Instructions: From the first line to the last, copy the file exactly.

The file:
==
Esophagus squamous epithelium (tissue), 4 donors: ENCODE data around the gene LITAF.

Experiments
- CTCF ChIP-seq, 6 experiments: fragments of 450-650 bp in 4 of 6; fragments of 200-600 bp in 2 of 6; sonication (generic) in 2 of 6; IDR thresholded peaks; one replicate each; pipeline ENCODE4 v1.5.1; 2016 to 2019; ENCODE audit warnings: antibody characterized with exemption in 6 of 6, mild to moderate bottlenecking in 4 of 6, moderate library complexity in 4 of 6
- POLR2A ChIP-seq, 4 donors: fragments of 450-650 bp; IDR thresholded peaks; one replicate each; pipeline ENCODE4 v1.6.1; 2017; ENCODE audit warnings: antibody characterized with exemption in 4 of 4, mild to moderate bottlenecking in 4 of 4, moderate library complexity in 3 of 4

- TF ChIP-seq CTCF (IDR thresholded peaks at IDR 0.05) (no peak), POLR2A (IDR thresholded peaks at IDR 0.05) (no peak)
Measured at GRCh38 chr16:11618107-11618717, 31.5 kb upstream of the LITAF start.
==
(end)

Esophagus squamous epithelium (tissue), 4 donors: ENCODE data around the gene LITAF.

Experiments
- CTCF ChIP-seq, 6 experiments: fragments of 450-650 bp in 4 of 6; fragments of 200-600 bp in 2 of 6; sonication (generic) in 2 of 6; IDR thresholded peaks; one replicate each; pipeline ENCODE4 v1.5.1; 2016 to 2019; ENCODE audit warnings: antibody characterized with exemption in 6 of 6, mild to moderate bottlenecking in 4 of 6, moderate library complexity in 4 of 6
- POLR2A ChIP-seq, 4 donors: fragments of 450-650 bp; IDR thresholded peaks; one replicate each; pipeline ENCODE4 v1.6.1; 2017; ENCODE audit warnings: antibody characterized with exemption in 4 of 4, mild to moderate bottlenecking in 4 of 4, moderate library complexity in 3 of 4

- TF ChIP-seq CTCF (IDR thresholded peaks at IDR 0.05) (no peak), POLR2A (IDR thresholded peaks at IDR 0.05) (no peak)
Measured at GRCh38 chr16:11618107-11618717, 31.5 kb upstream of the LITAF start.